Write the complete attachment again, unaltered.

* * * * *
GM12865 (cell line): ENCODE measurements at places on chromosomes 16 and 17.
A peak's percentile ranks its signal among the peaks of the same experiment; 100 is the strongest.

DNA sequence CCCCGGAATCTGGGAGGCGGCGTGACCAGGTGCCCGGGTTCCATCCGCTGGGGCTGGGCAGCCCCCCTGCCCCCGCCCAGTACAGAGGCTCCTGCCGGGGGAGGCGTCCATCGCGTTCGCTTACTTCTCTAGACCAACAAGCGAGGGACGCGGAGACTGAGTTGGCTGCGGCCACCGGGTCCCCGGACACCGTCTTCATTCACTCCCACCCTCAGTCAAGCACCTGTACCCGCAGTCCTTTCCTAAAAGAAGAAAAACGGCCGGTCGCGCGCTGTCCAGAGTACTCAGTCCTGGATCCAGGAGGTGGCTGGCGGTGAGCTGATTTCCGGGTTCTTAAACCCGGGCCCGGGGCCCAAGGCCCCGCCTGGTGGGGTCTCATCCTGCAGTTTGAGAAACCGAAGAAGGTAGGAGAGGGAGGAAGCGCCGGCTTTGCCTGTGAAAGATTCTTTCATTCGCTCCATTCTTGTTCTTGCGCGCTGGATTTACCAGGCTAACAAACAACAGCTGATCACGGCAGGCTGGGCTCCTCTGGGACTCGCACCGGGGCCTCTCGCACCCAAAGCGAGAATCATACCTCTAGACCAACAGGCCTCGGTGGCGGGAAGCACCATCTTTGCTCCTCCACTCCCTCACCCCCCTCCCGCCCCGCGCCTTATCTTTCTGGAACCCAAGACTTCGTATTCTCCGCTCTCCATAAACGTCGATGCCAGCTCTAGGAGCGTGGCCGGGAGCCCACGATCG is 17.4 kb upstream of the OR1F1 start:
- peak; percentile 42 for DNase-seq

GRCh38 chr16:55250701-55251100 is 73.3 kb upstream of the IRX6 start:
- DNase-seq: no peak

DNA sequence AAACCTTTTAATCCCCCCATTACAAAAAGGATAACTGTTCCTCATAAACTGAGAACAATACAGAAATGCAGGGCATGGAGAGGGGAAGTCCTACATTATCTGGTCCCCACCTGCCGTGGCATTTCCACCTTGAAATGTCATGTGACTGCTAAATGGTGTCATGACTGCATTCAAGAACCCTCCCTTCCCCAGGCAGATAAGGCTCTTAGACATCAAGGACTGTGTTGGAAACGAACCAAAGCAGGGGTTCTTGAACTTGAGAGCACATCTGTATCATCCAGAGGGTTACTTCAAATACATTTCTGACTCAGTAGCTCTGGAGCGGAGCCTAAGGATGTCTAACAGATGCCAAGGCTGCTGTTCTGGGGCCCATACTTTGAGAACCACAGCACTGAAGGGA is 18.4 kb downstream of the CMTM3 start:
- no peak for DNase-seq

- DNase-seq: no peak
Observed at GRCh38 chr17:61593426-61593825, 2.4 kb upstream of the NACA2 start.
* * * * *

GM12865 (cell line): ENCODE measurements at places on chromosomes 16 and 17.
A peak's percentile ranks its signal among the peaks of the same experiment; 100 is the strongest.

DNA sequence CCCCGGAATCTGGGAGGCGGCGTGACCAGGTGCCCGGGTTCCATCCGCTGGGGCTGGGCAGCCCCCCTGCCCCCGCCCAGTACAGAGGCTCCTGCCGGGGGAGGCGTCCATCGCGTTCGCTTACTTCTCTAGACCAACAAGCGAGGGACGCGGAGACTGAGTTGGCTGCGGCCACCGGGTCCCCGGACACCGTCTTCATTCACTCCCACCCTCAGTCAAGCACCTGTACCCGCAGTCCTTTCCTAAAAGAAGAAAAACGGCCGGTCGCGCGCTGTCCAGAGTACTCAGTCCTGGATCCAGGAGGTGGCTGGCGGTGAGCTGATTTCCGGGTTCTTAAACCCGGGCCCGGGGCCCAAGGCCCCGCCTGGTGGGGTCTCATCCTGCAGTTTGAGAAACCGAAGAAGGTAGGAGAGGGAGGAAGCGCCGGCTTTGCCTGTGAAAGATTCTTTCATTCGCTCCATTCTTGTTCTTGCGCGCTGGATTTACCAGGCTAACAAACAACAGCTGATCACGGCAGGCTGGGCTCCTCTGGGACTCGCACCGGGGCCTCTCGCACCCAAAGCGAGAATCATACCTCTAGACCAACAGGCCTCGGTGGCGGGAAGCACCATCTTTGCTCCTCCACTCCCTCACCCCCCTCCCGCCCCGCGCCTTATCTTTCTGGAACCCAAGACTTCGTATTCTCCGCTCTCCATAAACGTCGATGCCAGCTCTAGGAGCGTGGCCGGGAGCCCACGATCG is 17.4 kb upstream of the OR1F1 start:
- peak; percentile 42 for DNase-seq

GRCh38 chr16:55250701-55251100 is 73.3 kb upstream of the IRX6 start:
- DNase-seq: no peak

DNA sequence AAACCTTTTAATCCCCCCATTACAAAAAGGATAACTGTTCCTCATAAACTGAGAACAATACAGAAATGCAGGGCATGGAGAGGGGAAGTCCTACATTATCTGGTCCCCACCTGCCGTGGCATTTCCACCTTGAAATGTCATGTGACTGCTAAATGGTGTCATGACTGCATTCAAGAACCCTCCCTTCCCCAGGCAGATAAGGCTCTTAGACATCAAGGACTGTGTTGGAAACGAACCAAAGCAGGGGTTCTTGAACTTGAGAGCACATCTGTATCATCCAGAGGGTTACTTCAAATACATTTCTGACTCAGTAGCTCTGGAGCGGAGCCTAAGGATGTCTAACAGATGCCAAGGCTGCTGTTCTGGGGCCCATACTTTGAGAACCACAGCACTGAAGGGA is 18.4 kb downstream of the CMTM3 start:
- no peak for DNase-seq

- DNase-seq: no peak
Observed at GRCh38 chr17:61593426-61593825, 2.4 kb upstream of the NACA2 start.